I’d like to close this article by leaving you some bread crumbs to ponder for your next 4910 patient. Evaluate your perio maintenance patient with accurate data and compare the findings from 1, 2, or 3 years past. What are the changes? Are you finding the BOP and pocket depths are the same or is there a medical or oral-systemic link risk factor that pops-up? If so, you NEED to make adjustments and consider the possibility for bacterial testing, a medical referral, or something as simple as an adjusted recare interval based on the patient’s needs.

Remember, Periodontal Maintenance is not a one-size fits all code!

SEE ALSO: Why One Hygienist Decided to Dust Off Her Laser for Periodontal Maintenance Care

DON’T MISS: Periodontal Diagnosis: How to Maintain Positive Control Over the Appointment

 

References

  1. Blair, C. (2013). Coding with Confidence.
  2. Parameter on Periodontal Maintenance Supplement. (2002). J Periodontol 2000;71:849-850. Supplement. Retrieved from http://www.joponline.org/doi/pdf/10.1902/jop.2000.71.5-S.849.
  3. Position Paper: Periodontal Maintenance. (2003). J Periodontol 2003;74:1395-1401. Retrieved from http://www.joponline.org/doi/pdf/10.1902/jop.2003.74.9.1395.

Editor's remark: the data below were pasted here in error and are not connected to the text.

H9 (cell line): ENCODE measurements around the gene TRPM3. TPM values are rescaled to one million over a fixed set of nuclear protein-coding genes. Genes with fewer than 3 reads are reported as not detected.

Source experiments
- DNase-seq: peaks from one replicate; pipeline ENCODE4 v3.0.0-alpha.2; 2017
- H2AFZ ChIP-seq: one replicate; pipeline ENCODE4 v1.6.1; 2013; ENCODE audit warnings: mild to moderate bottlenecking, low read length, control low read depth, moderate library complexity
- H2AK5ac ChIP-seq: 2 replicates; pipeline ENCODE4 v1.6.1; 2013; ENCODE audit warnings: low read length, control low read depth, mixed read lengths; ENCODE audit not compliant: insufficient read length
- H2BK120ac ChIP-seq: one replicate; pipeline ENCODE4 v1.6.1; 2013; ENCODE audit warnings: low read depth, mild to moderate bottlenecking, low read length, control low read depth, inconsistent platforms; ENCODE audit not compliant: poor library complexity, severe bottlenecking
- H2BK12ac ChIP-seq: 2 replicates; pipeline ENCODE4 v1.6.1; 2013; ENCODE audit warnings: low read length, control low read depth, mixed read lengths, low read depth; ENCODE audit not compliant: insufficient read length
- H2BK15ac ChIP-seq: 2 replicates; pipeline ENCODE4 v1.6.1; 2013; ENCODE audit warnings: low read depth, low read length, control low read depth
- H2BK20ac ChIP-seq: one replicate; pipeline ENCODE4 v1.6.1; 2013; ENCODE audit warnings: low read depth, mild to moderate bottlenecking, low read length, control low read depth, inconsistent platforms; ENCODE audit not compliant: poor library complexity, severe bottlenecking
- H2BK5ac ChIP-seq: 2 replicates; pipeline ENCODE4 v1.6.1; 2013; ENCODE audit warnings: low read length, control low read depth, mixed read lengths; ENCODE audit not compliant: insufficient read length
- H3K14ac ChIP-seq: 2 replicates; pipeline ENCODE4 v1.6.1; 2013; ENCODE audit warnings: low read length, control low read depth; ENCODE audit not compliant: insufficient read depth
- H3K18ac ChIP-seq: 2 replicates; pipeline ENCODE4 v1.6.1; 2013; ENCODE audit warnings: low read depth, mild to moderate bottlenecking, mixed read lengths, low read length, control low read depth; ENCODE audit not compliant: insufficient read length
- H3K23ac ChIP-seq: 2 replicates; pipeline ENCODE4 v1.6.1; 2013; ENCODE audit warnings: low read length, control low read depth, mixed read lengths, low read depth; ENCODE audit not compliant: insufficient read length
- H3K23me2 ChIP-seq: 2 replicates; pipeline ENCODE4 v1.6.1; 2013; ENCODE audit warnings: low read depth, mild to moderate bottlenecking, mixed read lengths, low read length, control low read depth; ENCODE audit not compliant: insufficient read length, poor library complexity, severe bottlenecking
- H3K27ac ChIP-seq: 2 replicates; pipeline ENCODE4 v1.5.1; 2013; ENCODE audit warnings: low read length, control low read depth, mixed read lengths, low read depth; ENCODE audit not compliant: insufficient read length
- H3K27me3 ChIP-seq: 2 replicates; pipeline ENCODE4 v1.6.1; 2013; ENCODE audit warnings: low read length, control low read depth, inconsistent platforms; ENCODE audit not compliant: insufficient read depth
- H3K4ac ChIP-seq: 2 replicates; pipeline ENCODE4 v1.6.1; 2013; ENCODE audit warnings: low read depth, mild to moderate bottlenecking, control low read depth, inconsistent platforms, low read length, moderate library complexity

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Erika Spring, RDH, MEd.
Erika Spring, RDH, MEd, is the Founder and Owner of Spring Innovative. Her mission is to help hygienists and their practices develop a hygiene department that delivers cutting edge and lifesaving care to patients. She believes if practice members individually and collectively commit to continual improvement, then clinical excellence will be the natural outcome. As a practicing hygienist, Erika learned how communication and systems go hand-in-hand to increase case acceptance. She translates this into her teaching, whether as a professor or from the podium, to help others know how to deliver clinical excellence in the real world. Her true joy is hearing people she has coached say they are more productive and find their work more fulfilling and fun! On a personal note, her free time is spent on the beaches of the Crystal Coast of NC, most often on horseback.